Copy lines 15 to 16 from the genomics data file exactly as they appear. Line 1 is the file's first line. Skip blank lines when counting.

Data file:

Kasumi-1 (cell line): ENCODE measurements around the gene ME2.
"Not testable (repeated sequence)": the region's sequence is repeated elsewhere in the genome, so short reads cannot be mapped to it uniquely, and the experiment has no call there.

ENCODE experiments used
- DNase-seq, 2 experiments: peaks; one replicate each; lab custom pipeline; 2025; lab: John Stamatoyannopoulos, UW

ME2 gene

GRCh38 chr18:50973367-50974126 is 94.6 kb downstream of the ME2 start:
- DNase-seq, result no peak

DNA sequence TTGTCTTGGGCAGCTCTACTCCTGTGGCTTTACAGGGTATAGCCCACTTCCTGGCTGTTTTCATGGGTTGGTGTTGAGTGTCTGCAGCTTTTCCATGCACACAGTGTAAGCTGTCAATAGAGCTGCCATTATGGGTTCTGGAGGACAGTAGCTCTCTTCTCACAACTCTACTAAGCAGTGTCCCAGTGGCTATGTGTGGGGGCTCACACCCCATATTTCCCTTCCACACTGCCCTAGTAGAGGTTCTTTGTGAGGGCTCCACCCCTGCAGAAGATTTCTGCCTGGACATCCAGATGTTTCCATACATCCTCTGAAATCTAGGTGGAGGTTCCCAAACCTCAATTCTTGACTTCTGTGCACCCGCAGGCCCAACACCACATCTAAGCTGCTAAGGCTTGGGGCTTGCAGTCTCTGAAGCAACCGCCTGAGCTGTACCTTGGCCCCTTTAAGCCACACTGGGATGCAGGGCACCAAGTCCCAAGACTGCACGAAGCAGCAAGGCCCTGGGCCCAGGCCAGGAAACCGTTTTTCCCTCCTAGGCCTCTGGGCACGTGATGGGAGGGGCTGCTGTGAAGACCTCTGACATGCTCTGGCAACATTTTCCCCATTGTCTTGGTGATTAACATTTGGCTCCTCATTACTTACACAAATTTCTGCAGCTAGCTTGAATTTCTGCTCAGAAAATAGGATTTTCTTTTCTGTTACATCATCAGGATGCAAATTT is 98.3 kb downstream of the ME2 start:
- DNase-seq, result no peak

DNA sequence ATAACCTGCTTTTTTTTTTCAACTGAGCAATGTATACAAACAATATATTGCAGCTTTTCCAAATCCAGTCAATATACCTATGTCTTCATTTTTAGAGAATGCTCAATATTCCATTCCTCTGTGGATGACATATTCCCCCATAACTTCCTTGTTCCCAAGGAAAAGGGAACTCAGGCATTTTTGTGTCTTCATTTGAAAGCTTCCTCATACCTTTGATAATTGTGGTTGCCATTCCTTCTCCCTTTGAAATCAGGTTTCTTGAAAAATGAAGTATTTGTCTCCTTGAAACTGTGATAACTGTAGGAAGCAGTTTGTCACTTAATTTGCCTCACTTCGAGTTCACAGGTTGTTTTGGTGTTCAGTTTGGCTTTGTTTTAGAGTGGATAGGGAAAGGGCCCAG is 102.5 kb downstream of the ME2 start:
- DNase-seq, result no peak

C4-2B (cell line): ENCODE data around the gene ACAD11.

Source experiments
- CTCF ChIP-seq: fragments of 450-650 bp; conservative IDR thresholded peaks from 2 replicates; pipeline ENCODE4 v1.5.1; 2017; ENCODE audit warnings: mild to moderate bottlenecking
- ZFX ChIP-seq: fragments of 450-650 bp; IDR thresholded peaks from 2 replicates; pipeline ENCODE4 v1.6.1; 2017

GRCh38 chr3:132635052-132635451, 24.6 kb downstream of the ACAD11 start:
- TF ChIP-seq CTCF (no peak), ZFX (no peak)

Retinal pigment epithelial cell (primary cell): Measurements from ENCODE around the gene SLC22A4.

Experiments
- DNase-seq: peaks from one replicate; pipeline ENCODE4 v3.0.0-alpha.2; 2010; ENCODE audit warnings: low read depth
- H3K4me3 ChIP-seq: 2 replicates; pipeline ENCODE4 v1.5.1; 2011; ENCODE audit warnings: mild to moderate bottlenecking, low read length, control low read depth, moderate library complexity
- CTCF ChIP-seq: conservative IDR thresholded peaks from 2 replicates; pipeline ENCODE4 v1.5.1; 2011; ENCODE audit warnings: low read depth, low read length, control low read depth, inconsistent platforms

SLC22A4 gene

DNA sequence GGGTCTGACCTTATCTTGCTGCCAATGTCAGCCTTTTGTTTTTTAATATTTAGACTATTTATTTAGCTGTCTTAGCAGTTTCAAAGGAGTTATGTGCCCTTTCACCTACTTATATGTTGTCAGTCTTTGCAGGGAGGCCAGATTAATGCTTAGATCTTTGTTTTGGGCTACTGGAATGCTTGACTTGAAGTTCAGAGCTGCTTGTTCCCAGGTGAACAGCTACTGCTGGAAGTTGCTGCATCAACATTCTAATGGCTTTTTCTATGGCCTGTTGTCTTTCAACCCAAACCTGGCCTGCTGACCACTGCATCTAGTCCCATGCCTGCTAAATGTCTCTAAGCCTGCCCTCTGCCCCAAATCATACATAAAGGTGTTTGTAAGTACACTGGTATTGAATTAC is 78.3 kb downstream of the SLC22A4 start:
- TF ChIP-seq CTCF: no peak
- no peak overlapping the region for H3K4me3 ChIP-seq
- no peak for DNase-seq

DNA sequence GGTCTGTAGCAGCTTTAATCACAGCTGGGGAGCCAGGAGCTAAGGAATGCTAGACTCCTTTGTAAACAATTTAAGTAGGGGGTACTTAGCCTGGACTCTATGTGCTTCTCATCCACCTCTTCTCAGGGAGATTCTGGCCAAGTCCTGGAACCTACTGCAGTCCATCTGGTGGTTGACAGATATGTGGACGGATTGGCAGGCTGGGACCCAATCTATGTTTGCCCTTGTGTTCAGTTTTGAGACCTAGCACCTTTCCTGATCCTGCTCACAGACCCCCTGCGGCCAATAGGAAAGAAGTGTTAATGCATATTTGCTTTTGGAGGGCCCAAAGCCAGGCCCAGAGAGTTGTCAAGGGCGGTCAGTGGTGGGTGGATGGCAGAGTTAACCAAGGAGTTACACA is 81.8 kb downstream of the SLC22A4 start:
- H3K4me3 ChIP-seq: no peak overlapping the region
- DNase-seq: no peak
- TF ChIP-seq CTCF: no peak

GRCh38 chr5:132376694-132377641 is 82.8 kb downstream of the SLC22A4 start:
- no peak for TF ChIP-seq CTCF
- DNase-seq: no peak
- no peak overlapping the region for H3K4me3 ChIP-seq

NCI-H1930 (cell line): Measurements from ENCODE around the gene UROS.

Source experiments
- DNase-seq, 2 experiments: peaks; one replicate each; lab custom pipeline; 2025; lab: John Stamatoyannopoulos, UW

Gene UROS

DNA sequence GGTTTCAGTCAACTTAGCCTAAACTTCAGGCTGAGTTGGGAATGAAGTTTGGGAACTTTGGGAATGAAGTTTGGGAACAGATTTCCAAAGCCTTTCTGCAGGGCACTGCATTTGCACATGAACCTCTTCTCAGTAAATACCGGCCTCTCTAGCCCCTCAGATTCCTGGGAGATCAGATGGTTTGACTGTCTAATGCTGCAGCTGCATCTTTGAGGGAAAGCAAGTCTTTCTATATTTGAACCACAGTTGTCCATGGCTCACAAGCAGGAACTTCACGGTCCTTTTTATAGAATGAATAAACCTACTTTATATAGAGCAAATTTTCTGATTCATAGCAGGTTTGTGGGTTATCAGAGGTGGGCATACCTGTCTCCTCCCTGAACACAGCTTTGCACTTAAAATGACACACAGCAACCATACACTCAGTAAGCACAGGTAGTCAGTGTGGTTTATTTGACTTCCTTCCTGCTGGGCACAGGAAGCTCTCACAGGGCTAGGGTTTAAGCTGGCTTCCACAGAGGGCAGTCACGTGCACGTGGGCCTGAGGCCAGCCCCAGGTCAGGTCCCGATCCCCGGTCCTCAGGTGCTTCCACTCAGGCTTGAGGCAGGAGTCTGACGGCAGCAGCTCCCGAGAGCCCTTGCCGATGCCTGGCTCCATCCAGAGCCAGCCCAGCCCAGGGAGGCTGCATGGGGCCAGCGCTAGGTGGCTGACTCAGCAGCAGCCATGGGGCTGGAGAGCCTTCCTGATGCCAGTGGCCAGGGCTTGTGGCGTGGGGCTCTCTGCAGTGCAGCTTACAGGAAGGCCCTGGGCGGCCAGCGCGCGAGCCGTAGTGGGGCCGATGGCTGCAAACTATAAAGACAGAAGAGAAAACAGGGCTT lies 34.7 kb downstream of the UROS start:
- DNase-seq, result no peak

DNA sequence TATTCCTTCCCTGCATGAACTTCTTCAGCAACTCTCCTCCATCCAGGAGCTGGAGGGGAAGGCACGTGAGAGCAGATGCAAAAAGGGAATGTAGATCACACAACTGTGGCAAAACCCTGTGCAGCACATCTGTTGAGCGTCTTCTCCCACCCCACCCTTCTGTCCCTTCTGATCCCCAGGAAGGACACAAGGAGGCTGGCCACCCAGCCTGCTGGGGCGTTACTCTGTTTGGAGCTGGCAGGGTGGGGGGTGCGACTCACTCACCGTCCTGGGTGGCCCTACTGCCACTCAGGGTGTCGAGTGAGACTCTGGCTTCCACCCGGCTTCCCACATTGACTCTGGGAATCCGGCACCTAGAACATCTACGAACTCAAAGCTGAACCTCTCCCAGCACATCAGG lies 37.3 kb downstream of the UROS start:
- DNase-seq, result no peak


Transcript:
- ZFX ChIP-seq: fragments of 450-650 bp; IDR thresholded peaks from 2 replicates; pipeline ENCODE4 v1.6.1; 2017

GRCh38 chr3:132635052-132635451, 24.6 kb downstream of the ACAD11 start: